Dynamic Structured Query Language

What Does Dynamic Structured Query Language Mean?

Dynamic Structured Query Language (SQL) is a SQL version that facilitates the generation of dynamic (or variable) program queries. Dynamic SQL allows a programmer to write code that automatically adjusts to varying databases, environments, servers or variables.


Dynamic SQL statements are not embedded in the source program but stored as strings of characters that are manipulated during a program’s runtime. These SQL statements are either entered by a programmer or automatically generated by the program. This is the major difference between dynamic SQL and static SQL statements. Dynamic SQL statements also may change from one execution to the next without manual intervention.

Dynamic SQL facilitates automatic generation and manipulation of program modules for efficient automated repeating task preparation and performance.

Techopedia Explains Dynamic Structured Query Language

Dynamic SQL facilitates the development of powerful applications with the ability to create database objects for manipulation according to user input. For example, a Web application may allow parameters specifying a SQL query. Typical SQL queries accommodate a few parameters. However, entering 10 or more parameters often leads to highly complex SQL queries, especially if a user is allowed to enter conditions (such as AND or OR) between parameters.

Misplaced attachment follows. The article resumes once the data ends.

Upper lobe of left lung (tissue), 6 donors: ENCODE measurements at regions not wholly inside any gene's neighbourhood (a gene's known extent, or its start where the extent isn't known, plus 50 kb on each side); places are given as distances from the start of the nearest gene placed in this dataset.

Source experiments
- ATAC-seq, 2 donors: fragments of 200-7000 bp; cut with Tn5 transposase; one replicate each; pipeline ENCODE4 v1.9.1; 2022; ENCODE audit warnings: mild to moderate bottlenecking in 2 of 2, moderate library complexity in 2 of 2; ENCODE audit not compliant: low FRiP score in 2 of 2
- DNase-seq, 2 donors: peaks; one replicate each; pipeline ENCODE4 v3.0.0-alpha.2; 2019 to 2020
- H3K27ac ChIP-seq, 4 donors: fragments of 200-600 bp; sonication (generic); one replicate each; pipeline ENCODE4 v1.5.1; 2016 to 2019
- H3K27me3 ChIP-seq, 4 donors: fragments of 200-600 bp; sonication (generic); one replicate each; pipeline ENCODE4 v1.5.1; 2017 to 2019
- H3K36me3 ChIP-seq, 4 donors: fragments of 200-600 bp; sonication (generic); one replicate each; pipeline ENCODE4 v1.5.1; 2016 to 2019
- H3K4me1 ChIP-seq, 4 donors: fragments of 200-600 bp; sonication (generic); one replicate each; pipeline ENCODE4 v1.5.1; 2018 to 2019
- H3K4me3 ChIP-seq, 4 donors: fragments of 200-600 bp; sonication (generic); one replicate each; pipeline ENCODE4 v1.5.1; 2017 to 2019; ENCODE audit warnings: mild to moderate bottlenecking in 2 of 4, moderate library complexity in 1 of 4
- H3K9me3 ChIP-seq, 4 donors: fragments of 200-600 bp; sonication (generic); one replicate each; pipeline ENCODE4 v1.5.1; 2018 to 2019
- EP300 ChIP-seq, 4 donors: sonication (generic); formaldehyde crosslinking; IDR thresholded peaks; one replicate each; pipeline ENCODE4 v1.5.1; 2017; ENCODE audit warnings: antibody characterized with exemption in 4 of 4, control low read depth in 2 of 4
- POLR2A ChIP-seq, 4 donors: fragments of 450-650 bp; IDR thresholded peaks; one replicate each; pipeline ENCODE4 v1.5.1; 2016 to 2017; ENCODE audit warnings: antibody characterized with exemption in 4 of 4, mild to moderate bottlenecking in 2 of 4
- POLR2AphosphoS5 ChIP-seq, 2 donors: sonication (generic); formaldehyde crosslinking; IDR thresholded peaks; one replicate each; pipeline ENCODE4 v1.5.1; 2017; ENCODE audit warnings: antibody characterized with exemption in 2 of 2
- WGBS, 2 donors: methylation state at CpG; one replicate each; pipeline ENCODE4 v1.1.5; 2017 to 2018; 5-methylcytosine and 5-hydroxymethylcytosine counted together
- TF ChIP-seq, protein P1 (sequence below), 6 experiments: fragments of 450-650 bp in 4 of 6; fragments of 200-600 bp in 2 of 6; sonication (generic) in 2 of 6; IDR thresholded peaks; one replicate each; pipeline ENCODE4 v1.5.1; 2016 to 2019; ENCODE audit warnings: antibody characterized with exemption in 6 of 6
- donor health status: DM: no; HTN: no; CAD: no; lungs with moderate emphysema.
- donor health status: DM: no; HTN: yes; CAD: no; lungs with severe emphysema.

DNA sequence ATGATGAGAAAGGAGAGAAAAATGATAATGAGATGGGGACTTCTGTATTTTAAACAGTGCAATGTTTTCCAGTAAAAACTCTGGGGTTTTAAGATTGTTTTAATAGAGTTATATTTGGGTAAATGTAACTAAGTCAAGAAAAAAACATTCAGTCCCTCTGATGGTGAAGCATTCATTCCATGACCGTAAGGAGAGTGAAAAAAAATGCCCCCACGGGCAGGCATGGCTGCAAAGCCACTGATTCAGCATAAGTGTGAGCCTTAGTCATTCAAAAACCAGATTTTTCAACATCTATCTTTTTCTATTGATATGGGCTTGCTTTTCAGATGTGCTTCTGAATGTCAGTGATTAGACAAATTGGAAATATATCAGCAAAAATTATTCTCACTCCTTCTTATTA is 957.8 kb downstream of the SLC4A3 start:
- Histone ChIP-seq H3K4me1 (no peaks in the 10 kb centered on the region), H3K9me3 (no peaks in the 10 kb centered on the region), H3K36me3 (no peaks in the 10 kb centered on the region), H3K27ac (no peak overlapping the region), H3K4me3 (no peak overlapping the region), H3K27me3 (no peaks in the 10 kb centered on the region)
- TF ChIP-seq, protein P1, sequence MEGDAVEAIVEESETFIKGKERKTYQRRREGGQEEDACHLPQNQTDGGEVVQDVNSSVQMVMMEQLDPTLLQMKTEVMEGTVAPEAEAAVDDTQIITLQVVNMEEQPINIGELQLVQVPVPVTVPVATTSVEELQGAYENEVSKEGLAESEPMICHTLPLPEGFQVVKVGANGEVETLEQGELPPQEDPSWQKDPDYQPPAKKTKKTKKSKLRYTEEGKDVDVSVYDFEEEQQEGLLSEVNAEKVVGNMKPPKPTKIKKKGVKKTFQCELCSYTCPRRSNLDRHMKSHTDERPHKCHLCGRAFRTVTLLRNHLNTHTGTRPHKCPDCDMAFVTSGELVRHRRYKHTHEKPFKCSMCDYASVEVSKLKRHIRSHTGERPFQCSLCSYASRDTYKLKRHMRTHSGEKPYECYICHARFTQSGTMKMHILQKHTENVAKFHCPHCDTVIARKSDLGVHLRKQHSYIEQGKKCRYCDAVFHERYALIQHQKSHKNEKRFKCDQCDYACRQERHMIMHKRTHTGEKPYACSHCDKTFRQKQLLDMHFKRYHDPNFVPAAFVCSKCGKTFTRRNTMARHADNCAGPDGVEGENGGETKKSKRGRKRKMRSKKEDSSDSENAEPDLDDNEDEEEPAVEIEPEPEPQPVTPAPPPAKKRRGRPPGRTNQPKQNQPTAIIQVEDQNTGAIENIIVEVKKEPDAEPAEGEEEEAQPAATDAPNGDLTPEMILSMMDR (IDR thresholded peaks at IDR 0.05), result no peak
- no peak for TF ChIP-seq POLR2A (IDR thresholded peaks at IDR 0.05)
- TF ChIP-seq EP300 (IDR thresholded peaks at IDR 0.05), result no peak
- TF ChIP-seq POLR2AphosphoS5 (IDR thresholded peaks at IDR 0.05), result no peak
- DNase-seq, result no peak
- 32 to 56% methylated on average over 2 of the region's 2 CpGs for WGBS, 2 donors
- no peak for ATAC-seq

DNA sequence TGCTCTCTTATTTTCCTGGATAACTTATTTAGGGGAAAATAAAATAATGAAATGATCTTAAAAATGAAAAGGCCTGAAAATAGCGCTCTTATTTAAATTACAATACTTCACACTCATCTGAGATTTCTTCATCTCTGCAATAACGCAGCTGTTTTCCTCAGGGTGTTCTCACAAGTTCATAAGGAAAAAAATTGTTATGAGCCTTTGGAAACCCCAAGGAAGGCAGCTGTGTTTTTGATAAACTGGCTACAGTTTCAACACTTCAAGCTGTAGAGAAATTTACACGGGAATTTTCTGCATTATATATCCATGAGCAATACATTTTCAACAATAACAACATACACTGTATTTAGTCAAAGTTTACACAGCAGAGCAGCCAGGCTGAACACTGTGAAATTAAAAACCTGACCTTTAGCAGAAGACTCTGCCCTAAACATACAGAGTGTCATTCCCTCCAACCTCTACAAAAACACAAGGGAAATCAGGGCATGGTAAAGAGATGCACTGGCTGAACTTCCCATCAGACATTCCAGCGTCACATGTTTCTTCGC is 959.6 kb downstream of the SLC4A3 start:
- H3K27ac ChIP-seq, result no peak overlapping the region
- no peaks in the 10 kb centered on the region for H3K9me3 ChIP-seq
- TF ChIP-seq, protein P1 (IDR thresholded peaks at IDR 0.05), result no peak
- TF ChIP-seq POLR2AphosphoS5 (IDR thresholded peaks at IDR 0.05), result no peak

Dynamic SQL increases processing and efficiency by running simultaneous queries and distributing results from a single interface query on multiple databases.

Early Oracle database versions with PL/SQL dynamic SQL required that programmers to use a complicated Oracle DBMS_SQL package library. Later, a simpler “Native Dynamic SQL” was introduced.


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Margaret Rouse is an award-winning technical writer and teacher known for her ability to explain complex technical subjects to a non-technical, business audience. Over the past twenty years her explanations have appeared on TechTarget websites and she's been cited as an authority in articles by the New York Times, Time Magazine, USA Today, ZDNet, PC Magazine and Discovery Magazine.Margaret's idea of a fun day is helping IT and business professionals learn to speak each other’s highly specialized languages. If you have a suggestion for a new definition or how to improve a technical explanation, please email Margaret or contact her…